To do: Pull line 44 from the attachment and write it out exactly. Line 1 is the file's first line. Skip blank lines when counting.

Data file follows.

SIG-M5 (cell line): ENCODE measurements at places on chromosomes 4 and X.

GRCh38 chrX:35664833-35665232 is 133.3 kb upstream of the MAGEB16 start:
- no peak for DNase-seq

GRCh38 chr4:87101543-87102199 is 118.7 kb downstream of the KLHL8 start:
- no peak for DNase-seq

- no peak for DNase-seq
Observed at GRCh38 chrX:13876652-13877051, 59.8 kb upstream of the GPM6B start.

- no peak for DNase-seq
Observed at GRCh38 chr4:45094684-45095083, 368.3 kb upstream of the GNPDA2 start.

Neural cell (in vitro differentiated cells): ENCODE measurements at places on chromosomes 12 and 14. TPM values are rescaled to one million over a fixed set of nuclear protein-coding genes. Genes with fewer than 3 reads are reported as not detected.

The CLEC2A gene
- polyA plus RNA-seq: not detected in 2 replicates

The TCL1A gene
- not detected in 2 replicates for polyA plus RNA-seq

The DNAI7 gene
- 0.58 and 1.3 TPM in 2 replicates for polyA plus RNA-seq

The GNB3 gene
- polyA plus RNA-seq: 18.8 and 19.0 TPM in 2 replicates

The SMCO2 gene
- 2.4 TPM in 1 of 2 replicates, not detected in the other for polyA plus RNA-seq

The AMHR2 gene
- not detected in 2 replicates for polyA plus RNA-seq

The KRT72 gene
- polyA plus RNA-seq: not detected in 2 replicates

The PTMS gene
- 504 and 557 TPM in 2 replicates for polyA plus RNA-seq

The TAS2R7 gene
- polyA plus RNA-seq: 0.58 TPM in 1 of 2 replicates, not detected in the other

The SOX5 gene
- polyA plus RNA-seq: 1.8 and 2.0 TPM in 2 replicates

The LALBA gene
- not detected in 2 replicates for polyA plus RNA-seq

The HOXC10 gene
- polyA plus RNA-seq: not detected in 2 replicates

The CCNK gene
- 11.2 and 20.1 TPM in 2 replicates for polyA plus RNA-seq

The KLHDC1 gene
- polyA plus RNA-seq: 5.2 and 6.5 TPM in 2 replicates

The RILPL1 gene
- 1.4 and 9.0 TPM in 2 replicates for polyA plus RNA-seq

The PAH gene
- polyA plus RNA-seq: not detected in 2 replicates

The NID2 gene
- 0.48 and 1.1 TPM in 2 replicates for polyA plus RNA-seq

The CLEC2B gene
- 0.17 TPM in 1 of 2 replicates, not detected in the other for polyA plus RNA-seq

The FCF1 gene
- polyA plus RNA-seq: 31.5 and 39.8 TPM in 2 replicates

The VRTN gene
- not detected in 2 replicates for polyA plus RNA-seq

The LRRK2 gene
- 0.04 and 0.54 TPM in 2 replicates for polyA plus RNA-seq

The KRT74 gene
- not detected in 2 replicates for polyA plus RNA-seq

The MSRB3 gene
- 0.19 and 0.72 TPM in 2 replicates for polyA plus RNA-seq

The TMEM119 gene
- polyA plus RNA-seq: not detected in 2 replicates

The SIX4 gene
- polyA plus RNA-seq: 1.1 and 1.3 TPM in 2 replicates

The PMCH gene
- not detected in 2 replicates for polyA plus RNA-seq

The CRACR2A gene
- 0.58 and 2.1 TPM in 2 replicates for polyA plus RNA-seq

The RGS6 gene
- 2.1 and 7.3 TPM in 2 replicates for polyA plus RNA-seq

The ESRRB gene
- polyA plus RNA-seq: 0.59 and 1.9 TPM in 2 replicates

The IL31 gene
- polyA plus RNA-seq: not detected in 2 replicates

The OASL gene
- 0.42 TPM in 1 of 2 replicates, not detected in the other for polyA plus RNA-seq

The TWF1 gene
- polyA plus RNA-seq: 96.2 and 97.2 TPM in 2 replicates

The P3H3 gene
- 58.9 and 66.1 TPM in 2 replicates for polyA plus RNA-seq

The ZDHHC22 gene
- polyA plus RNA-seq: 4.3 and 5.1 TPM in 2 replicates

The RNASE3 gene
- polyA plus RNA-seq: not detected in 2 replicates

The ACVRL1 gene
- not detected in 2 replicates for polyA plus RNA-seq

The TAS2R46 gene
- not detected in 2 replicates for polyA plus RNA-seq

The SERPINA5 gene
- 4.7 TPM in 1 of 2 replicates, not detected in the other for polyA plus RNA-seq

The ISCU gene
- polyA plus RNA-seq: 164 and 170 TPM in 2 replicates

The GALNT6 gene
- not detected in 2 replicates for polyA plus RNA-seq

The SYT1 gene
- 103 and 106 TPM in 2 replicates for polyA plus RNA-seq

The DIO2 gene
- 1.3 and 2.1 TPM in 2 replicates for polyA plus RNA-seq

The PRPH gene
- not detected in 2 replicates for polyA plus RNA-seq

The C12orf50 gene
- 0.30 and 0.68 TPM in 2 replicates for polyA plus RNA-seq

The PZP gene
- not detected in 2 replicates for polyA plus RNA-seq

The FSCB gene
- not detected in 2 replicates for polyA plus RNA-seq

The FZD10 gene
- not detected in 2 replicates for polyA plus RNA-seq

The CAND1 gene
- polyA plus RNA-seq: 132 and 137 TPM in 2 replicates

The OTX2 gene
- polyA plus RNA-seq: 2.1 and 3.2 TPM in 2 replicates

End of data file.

- 0.48 and 1.1 TPM in 2 replicates for polyA plus RNA-seq